Tuesday, 13 July 2010
A genuine, standard thriller is a film that provide thrills and keeps the audience cliff-hanging at the 'edge of their seats' as the plot builds towards a climax. The tension usually arises when the character(s) is placed in a menacing situation, mystery, or an escape from which escaping seems impossible. Life is threatened, usually because the key character is unsuspecting or unknowingly involved in a dangerous or potentially deadly situation.
Characters in thrillers include criminals, stalkers, assassins, innocent victims (often on the run), menaced women, characters with dark pasts, psychotic individuals, terrorists, cops and escaped cons, private eyes, people involved in twisted relationships, world-weary men and women, psycho-fiends, and more. The themes of thrillers frequently include terrorism, political conspiracy, pursuit, or romantic triangles leading to murder.
Thrillers mostly take place in ordinary suburbs/cities. Though sometimes, they may take place wholly or partly in exotic settings such as foreign cities, deserts, polar regions, or high seas. The heroes in most thrillers are frequently ordinary citizens unaccustomed to danger. However, more common in crime thrillers, they may also be "hard men" accustomed to danger, like, police officers and detectives. While such heroes have traditionally been men, women lead characters have become increasingly common.
Thrillers often overlap with mystery stories, but are distinguished by the structure of their plots. In a thriller, the hero must thwart the plans of an enemy, rather than uncover a crime that has already happened; while a murder mystery would be spoiled by a premature disclosure of the murderer's identity, in a thriller the identity of a murderer or other villain is typically known all along. Thrillers also occur on a much grander scale: the crimes that must be prevented are serial or mass murder, terrorism, assassination, or the overthrow of governments. Jeopardy and violent confrontations are standard plot elements. While a mystery climaxes when the mystery is solved, a thriller climaxes when the hero finally defeats the villain, saving his own life and often the lives of others. In thrillers influenced by film noir and tragedy, the compromised hero is often killed in the process.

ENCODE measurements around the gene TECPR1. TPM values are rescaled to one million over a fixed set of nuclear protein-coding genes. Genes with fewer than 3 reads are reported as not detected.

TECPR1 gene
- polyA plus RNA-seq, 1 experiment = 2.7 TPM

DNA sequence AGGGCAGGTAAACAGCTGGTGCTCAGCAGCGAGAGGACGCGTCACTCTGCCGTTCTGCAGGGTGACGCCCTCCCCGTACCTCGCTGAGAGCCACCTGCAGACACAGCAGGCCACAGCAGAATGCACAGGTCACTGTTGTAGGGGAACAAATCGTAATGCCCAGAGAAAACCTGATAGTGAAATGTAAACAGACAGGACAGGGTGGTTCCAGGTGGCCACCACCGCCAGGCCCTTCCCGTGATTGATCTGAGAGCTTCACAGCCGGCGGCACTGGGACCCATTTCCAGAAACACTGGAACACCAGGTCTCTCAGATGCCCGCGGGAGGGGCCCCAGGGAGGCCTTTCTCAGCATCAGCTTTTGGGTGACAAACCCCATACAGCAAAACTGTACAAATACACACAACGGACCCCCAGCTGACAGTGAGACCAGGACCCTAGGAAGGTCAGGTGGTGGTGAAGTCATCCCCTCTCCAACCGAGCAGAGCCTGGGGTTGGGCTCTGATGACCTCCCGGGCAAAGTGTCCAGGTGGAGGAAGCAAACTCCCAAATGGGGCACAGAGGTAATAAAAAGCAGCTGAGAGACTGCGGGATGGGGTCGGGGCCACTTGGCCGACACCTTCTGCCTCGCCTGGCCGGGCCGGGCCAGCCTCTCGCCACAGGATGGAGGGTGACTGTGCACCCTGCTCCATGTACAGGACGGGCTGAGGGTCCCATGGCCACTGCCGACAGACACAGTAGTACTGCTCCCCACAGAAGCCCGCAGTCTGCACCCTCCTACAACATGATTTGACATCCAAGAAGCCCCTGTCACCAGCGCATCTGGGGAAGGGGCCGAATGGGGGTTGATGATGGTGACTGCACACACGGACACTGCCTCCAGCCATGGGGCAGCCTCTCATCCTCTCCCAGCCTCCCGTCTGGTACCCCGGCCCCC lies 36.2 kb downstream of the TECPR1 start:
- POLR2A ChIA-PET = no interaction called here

In recent years, thrillers have been slightly influenced by the horror genre; they have more gore/sadistic violence, brutality, terror and body counts. Recent thrillers that did that are Eden Lake, The Last House on the Left, P2, Untraceable and Funny Games
'Total Film' and 'Empire' are two different brands of film magazine covers as shown above, they are examples of the magazines on sale in the shops today. Although they are two very different brands, if we look and analyse them closely enough, we are able to see that they are similar in many ways and if it wasn't for the brand names at the top of them, you could mistake one for the other. This is due to the layout and the formation of the words and images on each magazine and how alike they both are. This suggests that they are very successful otherwise two different and competing magazines would not be so similar. The front cover is most important and paramount and is a key factor in drawing the readers in and make them want to read the rest of the contents. The more eye catching the cover the more successful the magazine.
Monday, 5 July 2010
The image above are examples of various thriller film posters. They are all very similar yet also very different in many ways. Firsty, the colouring and whole atmosphere is very dull and dingey, representing a sense of worry, trouble and the feeling of the unknown as the images on all of them are all very much of real, true-to-life individuals, in some sort of troubled or scary situation. None of them look happy. Even the titles of each of films are of similar sizes and placed at the lower end of the poster, they are mainly just one worded, revealing very little information. All the relevant film information is again placed at the bottom of the poser. Each of the posters give off various diffferemt elements of something interesting, bound to get the viewers or readers intrigued and longing to watch the film, generally because there is alot of suspense in thrillers and many viewers like to be kept on their toes when watching a film and to find stuff out along the way to solve the 'problem'.
Originally, film posters were produced for the exclusive use by the theatres exhibiting the film the poster was created for, and the copies of the posters were required to be returned to the distributor after the film left the theatre. In the United States, posters were usually returned to a nation-wide operation called the National Screen Service (NSS) which printed and distributed most of the film posters for the studios between 1940 and 1984. As an economy measure, the NSS regularly recycled posters that were returned, sending them back out to be used again at another theatre. During this time, a film could stay in circulation for several years, and so many old film posters were badly worn before being retired into storage at an NSS warehouse (most often, they were thrown away when they were no longer needed or had become too worn to be used again). Those posters which were not returned were often thrown away by the theatre owner, but some film posters found their way into the hands of collectors.
Beginning in the 1980s, the American film studios began taking over direct production and distribution of their posters from the National Screen Service and the process of making and distributing film posters became decentralised in that country.